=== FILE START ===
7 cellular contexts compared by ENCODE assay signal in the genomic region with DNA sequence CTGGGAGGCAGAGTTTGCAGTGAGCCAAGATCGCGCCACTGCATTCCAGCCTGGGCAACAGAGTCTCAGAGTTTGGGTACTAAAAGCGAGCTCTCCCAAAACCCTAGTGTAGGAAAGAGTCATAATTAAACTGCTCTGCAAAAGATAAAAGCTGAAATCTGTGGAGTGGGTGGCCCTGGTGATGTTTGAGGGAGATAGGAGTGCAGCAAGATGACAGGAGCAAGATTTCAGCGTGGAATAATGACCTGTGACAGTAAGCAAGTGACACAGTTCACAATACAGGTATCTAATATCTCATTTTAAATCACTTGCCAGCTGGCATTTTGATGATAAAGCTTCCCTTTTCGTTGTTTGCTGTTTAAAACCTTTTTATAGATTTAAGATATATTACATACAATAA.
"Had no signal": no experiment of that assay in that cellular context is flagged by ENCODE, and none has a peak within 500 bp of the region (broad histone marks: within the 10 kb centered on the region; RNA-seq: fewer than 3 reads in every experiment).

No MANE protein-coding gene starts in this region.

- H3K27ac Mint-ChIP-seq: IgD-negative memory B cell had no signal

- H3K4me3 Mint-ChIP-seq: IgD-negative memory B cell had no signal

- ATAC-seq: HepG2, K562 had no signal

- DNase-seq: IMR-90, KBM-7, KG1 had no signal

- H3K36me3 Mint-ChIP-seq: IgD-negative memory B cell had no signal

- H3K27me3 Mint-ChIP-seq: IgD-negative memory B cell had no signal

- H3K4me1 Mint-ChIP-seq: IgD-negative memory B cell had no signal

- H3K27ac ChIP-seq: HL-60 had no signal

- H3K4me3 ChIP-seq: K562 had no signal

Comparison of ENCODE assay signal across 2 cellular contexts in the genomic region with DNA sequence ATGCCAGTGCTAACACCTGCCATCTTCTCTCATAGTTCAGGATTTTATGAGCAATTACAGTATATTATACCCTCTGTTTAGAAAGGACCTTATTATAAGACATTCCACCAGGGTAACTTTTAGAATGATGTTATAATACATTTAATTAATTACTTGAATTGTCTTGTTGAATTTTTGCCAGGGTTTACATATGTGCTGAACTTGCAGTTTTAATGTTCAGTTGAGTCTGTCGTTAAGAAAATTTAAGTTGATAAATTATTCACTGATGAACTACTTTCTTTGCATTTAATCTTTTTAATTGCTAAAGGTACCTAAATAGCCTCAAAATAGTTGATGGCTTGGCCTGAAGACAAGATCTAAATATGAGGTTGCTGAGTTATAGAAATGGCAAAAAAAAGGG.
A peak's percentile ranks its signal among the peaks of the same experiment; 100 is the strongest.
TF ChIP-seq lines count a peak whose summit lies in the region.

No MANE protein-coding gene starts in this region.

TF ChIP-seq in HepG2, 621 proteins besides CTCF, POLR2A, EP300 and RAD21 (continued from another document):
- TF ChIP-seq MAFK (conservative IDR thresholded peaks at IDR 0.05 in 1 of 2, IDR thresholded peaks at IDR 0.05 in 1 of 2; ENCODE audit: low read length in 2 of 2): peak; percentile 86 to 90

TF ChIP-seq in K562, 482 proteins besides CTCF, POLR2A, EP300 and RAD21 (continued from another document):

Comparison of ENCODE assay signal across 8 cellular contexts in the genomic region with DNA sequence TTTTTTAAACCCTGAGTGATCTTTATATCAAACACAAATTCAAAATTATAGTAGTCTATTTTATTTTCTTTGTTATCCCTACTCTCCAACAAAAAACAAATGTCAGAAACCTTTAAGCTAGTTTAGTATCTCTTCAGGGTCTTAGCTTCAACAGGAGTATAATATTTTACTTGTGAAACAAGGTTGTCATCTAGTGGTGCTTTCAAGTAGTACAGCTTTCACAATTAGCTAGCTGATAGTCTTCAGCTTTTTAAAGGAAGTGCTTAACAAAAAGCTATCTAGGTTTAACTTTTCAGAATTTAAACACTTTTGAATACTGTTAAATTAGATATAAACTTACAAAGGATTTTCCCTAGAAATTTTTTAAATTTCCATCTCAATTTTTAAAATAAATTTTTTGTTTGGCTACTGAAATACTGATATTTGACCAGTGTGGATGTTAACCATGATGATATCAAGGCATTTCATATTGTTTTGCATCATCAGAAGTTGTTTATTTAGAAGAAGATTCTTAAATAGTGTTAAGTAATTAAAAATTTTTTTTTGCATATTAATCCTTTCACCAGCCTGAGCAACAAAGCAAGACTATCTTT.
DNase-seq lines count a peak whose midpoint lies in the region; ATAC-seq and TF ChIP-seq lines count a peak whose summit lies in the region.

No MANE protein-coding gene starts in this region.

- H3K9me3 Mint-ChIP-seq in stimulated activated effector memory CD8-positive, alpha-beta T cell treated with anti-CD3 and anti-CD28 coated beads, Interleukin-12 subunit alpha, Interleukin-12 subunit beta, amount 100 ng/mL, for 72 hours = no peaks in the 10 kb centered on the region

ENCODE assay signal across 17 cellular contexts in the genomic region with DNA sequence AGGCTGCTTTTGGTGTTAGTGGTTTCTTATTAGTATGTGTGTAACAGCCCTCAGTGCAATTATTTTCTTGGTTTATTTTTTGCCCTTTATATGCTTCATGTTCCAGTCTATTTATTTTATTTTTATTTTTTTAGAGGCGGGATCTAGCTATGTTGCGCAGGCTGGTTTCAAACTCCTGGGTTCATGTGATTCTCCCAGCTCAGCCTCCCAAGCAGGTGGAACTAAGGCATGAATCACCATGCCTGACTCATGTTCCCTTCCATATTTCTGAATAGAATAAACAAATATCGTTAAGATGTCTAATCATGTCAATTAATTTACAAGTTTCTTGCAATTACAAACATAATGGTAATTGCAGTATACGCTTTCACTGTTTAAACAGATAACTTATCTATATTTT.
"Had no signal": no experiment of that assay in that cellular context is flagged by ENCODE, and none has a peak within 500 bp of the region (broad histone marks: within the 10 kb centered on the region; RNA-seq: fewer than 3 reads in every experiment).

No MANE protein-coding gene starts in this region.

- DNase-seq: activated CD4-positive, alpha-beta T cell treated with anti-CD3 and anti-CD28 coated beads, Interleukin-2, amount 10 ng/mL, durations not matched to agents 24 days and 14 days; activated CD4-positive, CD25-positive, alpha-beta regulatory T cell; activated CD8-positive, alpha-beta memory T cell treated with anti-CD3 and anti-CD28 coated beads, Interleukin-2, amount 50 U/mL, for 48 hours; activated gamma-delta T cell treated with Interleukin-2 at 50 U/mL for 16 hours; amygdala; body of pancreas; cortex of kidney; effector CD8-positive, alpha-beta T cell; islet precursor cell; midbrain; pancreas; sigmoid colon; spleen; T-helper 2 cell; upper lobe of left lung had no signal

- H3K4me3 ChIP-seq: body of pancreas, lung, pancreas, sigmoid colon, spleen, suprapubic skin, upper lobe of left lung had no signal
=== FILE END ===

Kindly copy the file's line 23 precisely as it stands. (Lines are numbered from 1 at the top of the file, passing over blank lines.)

- H3K9me3 Mint-ChIP-seq in stimulated activated effector memory CD8-positive, alpha-beta T cell treated with anti-CD3 and anti-CD28 coated beads, Interleukin-12 subunit alpha, Interleukin-12 subunit beta, amount 100 ng/mL, for 72 hours = no peaks in the 10 kb centered on the region